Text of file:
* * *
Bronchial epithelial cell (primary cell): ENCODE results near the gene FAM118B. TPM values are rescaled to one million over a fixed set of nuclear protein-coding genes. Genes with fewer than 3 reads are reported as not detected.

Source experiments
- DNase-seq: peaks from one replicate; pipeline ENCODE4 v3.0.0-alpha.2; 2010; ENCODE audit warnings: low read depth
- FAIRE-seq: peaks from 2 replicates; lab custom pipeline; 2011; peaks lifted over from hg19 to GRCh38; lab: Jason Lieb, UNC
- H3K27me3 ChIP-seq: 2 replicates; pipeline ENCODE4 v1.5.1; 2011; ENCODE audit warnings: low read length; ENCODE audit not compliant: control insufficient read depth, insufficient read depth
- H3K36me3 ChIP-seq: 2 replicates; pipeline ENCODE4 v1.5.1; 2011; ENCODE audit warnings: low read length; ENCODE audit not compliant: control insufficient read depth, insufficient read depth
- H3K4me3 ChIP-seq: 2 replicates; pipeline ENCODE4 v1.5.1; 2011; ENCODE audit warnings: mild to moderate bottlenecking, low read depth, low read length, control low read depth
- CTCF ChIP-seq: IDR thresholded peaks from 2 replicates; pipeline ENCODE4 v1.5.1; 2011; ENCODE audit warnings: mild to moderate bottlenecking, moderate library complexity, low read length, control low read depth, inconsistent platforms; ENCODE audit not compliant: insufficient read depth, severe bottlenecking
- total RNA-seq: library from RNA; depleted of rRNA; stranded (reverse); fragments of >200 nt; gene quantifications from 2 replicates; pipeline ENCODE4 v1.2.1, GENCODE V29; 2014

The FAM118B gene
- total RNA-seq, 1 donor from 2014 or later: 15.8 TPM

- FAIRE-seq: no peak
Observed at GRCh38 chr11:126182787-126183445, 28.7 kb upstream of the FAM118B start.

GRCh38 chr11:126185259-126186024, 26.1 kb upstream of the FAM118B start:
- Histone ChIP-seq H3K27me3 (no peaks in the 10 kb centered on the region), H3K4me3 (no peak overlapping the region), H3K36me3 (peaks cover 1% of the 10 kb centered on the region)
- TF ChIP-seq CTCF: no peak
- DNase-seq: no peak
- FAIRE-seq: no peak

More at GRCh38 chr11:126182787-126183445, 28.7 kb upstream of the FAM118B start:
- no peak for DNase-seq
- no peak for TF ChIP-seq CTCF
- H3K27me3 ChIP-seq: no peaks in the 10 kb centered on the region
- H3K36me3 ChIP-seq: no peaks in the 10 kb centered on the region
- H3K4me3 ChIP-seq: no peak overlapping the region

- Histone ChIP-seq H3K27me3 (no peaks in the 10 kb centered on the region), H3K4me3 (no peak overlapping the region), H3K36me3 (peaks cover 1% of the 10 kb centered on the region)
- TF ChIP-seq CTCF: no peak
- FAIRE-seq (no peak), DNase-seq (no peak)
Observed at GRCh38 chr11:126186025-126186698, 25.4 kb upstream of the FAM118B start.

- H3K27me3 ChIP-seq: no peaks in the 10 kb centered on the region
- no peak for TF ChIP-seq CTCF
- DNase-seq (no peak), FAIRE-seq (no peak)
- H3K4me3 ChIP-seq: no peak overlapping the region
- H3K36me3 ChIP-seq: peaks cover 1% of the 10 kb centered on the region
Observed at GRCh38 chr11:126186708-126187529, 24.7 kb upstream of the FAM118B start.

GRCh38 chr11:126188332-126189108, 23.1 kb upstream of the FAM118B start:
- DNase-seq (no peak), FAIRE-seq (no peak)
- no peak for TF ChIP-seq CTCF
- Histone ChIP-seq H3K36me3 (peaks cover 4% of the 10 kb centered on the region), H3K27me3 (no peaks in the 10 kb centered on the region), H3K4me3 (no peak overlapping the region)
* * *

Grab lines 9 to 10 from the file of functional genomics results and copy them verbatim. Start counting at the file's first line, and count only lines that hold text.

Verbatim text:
- total RNA-seq: library from RNA; depleted of rRNA; stranded (reverse); fragments of >200 nt; gene quantifications from 2 replicates; pipeline ENCODE4 v1.2.1, GENCODE V29; 2014

The FAM118B gene